The unit must be charged in order to operate in speaker mode. I've only had to charge them once (via USB) and it was just for a matter of minutes. A single charge allows for hours of playtime. A blinking blue light in speaker mode indicates the battery is running low.

So what do I think? The photo below says it all. I shot this while my younger son and I were working to make our DIY virtual reality headset, Google Cardboard (it's awesome!). I didn't pose him or tell him to wear the headphones. He just sort of made them his own (as my boys are wont to do with my stuff).

making the Google Cardboard VR headset

It's fine though. The Flips are ideal for kids his age as well as tweens. I think these are especially suited for college students.

Flips retail for about $120, at the time I write this, they're selling for about $10 less on Amazon.

You can read about the other headphones we recently reviewed here.

Sunday, September 07, 2014

Rabbi Brant Rosen Resigned From Evanston's JRC Synagogue

It's an odd thing when your rabbi resigns and the news makes international headlines. Welcome to my synagogue. I have many thoughts about Rabbi Brant Rosen's sad and surprising recent announcement, but one of the things that irks me most is seeing how my synagogue community is characterized in the news and especially (insert eye roll here) the comment sections of the online press. I don't know if I will comment further here personally, but I did want to share (with permission) a note written by Joshua Karsh, a past president of Jewish Reconstructionist Congregation. He eloquently states many of my thoughts from an informed perspective.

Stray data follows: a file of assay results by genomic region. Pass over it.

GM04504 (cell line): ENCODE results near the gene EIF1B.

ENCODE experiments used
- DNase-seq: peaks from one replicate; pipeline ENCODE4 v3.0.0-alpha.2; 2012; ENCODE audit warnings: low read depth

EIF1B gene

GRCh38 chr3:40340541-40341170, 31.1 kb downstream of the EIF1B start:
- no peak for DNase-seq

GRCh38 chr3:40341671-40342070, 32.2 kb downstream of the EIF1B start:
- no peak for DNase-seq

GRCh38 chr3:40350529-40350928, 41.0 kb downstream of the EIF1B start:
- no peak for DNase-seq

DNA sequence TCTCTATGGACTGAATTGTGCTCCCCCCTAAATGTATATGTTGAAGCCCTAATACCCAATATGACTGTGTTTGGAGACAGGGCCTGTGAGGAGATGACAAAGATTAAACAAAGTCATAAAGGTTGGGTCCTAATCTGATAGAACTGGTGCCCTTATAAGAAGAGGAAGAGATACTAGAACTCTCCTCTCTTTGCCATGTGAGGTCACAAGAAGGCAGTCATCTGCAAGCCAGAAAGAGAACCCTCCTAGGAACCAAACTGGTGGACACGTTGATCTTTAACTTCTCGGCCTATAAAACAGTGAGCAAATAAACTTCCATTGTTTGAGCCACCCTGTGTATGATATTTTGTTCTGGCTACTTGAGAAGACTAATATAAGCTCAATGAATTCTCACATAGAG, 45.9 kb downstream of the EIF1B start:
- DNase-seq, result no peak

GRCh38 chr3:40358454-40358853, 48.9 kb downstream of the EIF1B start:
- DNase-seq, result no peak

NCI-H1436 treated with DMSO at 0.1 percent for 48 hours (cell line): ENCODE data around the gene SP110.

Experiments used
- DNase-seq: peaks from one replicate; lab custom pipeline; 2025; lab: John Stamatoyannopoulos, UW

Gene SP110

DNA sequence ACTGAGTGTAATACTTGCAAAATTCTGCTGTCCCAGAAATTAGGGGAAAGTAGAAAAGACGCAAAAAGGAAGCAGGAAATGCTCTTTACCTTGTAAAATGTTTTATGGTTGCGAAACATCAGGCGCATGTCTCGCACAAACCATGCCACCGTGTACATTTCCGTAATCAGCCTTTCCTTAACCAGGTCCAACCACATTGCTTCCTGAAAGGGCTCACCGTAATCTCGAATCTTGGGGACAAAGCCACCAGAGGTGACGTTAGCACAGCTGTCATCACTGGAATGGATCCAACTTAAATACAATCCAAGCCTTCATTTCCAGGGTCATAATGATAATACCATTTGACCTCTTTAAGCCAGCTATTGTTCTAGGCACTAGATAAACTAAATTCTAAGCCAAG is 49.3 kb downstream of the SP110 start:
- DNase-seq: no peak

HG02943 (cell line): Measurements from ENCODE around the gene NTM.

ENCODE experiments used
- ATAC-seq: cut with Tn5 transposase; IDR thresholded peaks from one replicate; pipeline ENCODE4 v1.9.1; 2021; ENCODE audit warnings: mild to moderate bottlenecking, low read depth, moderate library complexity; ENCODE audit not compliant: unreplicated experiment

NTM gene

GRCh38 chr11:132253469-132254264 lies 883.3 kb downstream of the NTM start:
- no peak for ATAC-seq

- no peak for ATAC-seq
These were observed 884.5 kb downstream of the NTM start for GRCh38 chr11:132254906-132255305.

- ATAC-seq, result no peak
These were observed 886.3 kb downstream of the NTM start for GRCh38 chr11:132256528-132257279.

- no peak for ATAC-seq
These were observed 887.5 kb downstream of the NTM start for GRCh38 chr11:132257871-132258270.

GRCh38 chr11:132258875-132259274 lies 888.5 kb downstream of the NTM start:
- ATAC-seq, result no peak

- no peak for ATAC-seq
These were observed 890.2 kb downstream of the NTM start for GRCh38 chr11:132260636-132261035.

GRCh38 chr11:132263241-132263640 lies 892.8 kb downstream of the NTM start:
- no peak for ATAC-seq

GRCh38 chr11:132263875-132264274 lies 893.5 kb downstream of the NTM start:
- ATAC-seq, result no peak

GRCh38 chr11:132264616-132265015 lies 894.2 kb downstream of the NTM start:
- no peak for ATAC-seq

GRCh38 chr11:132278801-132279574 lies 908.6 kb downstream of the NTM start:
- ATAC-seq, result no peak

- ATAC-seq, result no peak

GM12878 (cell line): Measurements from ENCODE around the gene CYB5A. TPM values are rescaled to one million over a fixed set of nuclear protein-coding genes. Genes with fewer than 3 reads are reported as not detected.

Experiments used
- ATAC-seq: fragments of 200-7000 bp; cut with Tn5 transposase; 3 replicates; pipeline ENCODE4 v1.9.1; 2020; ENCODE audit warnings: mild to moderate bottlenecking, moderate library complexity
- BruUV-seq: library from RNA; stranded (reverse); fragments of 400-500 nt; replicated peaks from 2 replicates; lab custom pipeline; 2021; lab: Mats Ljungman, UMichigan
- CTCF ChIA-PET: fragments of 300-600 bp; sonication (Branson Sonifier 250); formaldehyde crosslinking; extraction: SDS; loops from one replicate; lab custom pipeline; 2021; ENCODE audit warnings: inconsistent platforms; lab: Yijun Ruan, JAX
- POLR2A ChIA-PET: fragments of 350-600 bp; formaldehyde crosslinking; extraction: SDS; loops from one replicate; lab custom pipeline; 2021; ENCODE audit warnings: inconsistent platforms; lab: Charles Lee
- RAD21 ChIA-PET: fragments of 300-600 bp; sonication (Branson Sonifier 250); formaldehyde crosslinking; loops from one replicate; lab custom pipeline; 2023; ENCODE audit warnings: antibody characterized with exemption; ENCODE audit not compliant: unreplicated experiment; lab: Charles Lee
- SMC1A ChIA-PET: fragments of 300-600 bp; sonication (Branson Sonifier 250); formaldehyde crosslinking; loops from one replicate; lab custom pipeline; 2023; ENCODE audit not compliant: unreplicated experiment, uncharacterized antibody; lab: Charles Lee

Regarding Rabbi Brant Rosen's Resignation


When Brant announced his resignation earlier this week, he said in his email that the decision to resign was "mine alone" and added that: "The Board has not asked me for my resignation, nor have I experienced any pressure from our congregational leadership to curtail my activism as a result of this controversy. On the contrary …"

Brant made his own choice. But of course choices are influenced by circumstances. And having served on the JRC board for several years, including as President from 2009 to 2011, and been involved, twice, in making sure that the congregation came to terms with Brant in contract negotiations so that he would continue as our rabbi, I know something about the context of his resignation. So I find myself more than a tad defensive for the congregation when I read press coverage and Facebook posts stating or insinuating that Brant was  "silenced" or "forced" to quit or "pushed" out because of his positions.